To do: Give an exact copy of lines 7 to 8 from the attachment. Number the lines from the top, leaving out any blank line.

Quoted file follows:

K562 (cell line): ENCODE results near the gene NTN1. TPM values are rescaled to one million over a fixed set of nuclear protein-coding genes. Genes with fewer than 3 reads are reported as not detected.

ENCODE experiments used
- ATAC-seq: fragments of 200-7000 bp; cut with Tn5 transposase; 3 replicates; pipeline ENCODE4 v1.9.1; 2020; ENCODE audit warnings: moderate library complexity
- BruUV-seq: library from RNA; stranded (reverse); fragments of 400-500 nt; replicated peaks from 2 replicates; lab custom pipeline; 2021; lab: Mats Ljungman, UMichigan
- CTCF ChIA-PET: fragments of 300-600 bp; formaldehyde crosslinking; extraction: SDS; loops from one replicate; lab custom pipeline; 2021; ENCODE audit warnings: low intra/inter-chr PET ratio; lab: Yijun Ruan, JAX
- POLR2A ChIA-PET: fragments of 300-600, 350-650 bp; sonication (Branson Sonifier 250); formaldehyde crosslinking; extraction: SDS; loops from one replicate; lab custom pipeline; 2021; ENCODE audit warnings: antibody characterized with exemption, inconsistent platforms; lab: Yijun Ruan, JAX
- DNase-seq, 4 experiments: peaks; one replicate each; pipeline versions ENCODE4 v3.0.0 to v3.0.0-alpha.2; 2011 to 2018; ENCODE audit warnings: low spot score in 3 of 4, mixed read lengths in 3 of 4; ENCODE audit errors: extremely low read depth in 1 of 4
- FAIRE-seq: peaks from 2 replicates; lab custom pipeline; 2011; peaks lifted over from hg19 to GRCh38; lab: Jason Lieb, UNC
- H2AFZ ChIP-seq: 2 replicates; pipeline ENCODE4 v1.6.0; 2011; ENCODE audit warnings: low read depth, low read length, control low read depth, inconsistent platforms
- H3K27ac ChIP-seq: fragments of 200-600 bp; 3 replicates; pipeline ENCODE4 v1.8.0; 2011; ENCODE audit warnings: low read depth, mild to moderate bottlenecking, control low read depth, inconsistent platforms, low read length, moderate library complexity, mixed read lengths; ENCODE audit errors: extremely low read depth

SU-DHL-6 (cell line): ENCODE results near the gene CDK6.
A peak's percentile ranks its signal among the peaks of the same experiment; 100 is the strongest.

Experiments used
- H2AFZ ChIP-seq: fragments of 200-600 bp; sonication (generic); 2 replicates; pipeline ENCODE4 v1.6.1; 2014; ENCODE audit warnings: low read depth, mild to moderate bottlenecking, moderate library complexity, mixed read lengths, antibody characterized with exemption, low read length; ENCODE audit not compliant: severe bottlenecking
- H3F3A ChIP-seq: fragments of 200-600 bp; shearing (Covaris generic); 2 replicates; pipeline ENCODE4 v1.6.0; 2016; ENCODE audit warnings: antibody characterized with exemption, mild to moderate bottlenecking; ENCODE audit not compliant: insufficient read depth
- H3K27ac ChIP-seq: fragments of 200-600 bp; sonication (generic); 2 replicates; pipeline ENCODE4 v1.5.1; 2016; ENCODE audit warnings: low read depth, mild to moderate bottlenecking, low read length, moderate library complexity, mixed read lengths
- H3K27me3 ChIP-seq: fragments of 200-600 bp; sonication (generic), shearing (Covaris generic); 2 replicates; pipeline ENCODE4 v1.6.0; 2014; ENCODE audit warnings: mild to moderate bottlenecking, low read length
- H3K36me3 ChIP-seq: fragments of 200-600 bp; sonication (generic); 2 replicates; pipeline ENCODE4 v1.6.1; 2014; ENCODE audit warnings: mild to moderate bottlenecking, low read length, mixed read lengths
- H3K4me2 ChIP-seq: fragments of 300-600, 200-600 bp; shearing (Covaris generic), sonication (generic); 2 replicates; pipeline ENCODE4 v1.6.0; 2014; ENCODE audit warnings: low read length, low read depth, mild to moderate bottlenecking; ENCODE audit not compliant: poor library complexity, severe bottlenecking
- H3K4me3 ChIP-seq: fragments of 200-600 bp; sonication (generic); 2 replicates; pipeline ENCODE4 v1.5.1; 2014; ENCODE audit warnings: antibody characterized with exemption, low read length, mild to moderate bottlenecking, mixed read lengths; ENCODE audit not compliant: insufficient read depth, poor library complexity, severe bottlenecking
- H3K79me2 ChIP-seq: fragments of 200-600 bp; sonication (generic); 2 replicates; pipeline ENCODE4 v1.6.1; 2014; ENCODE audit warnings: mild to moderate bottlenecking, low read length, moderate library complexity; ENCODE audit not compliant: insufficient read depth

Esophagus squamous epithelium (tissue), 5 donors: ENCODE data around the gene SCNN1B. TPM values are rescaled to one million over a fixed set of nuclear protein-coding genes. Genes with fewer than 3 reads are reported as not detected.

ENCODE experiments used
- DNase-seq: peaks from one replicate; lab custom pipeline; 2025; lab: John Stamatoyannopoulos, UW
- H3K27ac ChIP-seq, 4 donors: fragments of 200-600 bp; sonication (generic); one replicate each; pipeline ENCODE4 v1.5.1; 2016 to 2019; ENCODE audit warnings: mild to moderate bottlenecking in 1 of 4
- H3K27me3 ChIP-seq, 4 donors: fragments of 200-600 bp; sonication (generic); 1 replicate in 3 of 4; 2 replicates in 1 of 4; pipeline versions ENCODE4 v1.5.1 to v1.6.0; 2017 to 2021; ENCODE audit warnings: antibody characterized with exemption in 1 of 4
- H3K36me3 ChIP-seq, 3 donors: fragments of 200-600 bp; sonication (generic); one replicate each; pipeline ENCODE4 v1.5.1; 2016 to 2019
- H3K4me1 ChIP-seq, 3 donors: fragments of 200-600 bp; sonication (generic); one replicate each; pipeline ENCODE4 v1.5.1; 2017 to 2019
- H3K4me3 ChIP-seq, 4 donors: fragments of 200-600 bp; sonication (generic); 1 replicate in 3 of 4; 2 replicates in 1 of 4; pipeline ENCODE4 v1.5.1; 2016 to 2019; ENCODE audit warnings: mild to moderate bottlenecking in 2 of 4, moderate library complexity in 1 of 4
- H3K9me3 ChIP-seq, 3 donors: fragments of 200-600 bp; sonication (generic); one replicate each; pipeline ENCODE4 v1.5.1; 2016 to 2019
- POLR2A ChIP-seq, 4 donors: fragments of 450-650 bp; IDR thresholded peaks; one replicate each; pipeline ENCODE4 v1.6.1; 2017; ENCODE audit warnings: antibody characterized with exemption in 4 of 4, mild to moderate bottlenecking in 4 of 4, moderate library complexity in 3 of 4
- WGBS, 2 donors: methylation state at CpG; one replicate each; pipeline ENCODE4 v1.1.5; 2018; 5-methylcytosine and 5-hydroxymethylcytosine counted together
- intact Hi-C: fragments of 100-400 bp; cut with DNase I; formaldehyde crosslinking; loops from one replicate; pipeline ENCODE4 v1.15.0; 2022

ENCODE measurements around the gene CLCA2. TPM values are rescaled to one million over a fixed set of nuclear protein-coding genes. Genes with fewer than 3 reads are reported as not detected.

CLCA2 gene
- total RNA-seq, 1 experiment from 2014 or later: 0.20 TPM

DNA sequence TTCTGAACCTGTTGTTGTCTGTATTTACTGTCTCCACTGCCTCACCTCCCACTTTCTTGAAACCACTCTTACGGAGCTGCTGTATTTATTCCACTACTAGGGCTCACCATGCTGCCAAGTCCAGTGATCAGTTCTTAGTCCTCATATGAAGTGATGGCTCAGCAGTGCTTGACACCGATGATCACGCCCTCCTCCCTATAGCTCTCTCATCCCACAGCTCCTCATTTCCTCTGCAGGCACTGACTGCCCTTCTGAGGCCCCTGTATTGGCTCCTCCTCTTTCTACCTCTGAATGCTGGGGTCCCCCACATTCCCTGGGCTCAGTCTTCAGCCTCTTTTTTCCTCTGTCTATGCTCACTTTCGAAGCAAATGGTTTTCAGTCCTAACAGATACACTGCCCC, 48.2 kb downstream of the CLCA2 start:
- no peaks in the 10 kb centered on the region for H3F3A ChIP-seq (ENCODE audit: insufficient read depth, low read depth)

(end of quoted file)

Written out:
- DNase-seq, 4 experiments: peaks; one replicate each; pipeline versions ENCODE4 v3.0.0 to v3.0.0-alpha.2; 2011 to 2018; ENCODE audit warnings: low spot score in 3 of 4, mixed read lengths in 3 of 4; ENCODE audit errors: extremely low read depth in 1 of 4
- FAIRE-seq: peaks from 2 replicates; lab custom pipeline; 2011; peaks lifted over from hg19 to GRCh38; lab: Jason Lieb, UNC